Sitting with Harlem Blue Founder and President Julian Riley, you get the impression that while he’s a novice in the beer game, he might already have a better grip on it than some of his peers.

While discussing, showing (and tasting) some of his beer at the Harlem Tavern on an October afternoon, Riley talked to the AmNews about how a former lawyer decided to get into the brewing business.

“The spark was literally just a late night phone conversation with a buddy of mine,” said Riley between sips of Harlem Blue. “I was still an attorney. I was sort of segueing out of being an attorney. I was kind of done with that, but I always had an entrepreneurial itch, and I was looking for a way to marry craft and community in and from Harlem.”

“Craft” and “Harlem” are words that the former contract attorney (who ran a boutique firm in lower Manhattan for 12 years) emphasized several times during his talk with the AmNews. Riley believes that what Harlem’s been praised for recently is fine, he believes those in the neighborhood are capable of more things.

Riley established Harlem Blue in 2011 not only with a desire to meet his enthusiasm for craft beer with his entrepreneurship streak, but to show that Harlem can make things.

“I just think Harlem is underappreciated, honestly, in terms of making things and not being praised only for hospitality,” said Riley. “You love the bar and the restaurant world, but I thought we could make some things as well.” Riley has some knowledge of the bar and restaurant business. A Boston native who moved to New York City in the early 1990s, some of Riley’s extended relatives ran a jazz club in the South End of Boston called Wally’s Cafe since 1947.

So how did Riley come up with the name “Harlem Blue?” Riley’s explanation can be found on the brand’s website. “While researching the history of 20th century Harlem and its under-recognized craftsmen, I discovered that renowned gangsters Dutch Schultz and Owney Madden were not the only local ‘bootleg’ brewers distributing during Prohibition,” read the statement. “In fact, there was a strong underground of regular Harlemites who liked to homebrew and served beer to socialize, from the Renaissance era and Prohibition, continuing through today. Notably, there was a speakeasy door of lore—for those in the know—that would draw the most attention when the exterior blue light was on, signifying a fresh batch of brew.”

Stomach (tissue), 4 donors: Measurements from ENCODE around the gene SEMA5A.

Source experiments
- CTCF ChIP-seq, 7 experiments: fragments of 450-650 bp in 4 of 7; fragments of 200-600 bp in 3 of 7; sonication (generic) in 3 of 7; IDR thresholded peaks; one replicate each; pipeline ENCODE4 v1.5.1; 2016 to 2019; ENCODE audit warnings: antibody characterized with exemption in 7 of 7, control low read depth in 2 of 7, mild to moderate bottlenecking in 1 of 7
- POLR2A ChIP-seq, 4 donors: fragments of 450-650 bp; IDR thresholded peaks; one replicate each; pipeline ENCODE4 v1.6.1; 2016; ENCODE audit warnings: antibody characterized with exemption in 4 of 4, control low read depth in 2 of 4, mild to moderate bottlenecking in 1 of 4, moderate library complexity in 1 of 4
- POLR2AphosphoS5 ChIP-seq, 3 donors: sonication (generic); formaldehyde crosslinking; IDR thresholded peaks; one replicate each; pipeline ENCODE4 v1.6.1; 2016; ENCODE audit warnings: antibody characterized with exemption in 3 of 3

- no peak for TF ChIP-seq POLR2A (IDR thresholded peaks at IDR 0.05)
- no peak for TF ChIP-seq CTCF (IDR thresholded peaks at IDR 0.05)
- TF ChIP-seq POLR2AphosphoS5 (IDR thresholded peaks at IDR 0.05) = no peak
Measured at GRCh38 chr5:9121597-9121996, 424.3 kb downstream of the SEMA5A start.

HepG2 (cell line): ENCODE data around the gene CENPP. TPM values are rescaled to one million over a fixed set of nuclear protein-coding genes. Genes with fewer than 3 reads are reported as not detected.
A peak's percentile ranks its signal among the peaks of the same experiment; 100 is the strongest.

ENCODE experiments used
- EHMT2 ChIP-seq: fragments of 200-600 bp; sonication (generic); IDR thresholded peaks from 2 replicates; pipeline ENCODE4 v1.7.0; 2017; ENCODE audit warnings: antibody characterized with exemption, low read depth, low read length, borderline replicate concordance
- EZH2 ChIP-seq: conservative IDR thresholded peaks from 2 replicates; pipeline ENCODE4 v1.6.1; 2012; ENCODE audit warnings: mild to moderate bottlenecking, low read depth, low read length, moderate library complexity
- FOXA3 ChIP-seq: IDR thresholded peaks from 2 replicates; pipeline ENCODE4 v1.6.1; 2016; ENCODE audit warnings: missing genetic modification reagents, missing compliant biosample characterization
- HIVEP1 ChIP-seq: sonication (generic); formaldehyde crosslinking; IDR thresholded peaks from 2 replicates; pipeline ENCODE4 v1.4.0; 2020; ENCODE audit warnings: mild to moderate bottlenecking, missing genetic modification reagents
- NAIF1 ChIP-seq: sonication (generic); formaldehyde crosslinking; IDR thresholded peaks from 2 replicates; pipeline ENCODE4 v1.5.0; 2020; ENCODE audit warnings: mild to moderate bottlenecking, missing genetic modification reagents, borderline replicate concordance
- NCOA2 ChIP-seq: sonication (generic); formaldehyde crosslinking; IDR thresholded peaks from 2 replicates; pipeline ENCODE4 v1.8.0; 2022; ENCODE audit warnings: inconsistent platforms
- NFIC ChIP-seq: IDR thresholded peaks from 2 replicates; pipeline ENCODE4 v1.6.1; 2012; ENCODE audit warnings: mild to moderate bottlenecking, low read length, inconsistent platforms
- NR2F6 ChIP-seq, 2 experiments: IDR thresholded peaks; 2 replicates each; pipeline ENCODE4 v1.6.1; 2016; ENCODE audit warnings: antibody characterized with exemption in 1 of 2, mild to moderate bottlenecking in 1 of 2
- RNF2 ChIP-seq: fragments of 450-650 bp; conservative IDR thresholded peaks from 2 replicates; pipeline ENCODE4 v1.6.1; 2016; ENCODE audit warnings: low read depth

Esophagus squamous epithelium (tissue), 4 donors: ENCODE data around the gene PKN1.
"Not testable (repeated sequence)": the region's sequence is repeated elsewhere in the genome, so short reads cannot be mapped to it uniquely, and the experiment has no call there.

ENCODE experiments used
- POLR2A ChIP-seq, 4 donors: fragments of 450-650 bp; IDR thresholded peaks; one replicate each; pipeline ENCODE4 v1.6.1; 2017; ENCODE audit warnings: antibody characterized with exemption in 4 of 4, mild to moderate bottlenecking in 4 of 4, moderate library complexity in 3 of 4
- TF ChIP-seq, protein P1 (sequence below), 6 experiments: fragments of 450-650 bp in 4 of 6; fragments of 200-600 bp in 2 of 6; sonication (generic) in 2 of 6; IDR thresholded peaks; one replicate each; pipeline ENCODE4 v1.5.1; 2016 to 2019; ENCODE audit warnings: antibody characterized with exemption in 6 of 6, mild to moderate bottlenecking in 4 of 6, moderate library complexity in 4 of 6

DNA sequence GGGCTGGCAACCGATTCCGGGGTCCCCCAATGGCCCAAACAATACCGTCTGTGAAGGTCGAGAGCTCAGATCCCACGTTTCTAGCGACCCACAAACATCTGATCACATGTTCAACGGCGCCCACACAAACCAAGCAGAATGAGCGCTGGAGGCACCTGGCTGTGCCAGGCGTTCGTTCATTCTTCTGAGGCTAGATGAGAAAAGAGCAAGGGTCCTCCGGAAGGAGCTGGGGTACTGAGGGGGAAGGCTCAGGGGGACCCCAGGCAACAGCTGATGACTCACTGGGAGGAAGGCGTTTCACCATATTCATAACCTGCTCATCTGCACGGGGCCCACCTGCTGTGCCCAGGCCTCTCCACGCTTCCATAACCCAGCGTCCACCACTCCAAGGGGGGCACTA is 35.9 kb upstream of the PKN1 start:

The blue light is what inspired Riley. “Seeing that there was a history of breweries in Harlem since before Prohibition,” said he said. “There were up to 10 breweries in Harlem depending on who you talk to and who you ask. I love beer and sort of had a beer appreciation of craft beer. And I was like, why is Brooklyn having all the fun? We can do artisanal stuff here.”

Like any entrepreneur starting a company, Riley has big aspirations. But he also understands the power of patience and deliberate action. Riley doesn’t want to throw his beer at any place that will carry it. He wants to cultivate a devoted base of supporters. That means starting small and being mindful about the audience and the taste of the product.

“And I think that’s different than a lot of beers that just come up with a kooky name, some kooky styles and just run with it. That’s not to disparage anybody, that’s just where the opportunity is,” he said. “There’s only so many ways you can make a beer. Sure, there are hundreds of styles, but there are probably, like, five styles that most people drink. Lager is still the top selling beer in America by far. It’s not particularly flavorful, but it’s a good beer. There are fantastic lagers out there.

“Most of them just throw a lot of hops out there,” continued Riley when asked to critique the current craft beer market. “I like that. I think that’s great, but it’s not like anyone’s doing anything particularly different with that, like, ‘We got a lot of hops. We’ll put a frog next to this brand and some flying wings to this brand and run with it.’ I think for me, I have to work on what flavors I like and work on flavors that I would drink and hope that it connects with the customers. I want to make approachable beer styles full of flavor, well-balanced and appreciative of craft. I don’t want to try and ‘out-ingredient’ everybody.”

Riley said that he’s in local bars about two to four nights a week and tries to position himself as a fly on the wall. But he’s much more engaging than a fly. “I talk to bartenders, wait staff and customers,” he said. “What do you like? What do you not like? I listen to my social media. I try to be responsive to that. So for me, I can’t worry too much about what the other guys are doing, and it’s more about what beer do I like.

“It needs to be something that I personally like.”

Riley admits that he’s still a novice who’s learning on the job, but he’s managed in short time, through lots of hard work, to land a distributor (Union Beer Distributors) and become the first commercial beer in Harlem. Some of the other places he hopes likes his beer include bars in Harlem, the Upper West Side, west side of Midtown, Chelsea and his old stomping grounds of Soho and Greenwich Village, where his boutique firm was once based. All are areas that he still frequents.

“I can go into a bar and tell you if they’ll like my kind of beer,” said Riley. “I can tell you if they’ll be able to respond to our beer style and our brand. I’m going all in on this.”

With a Ginger Beer, Brown Ale and an IPA coming up, not to mention plans to set up a brewery in Harlem, Riley has a lot on the proverbial plate.

“If I’m blessed to have any success outside of New York, I won’t be able to have the hands-on ability. It would be a lot harder,” said Riley. “But while we’re just getting started, it’s important for me to be close.” Riley wants to grow at an organic pace, but if the taste of his beer is any indication, he might have to speed up his timeline.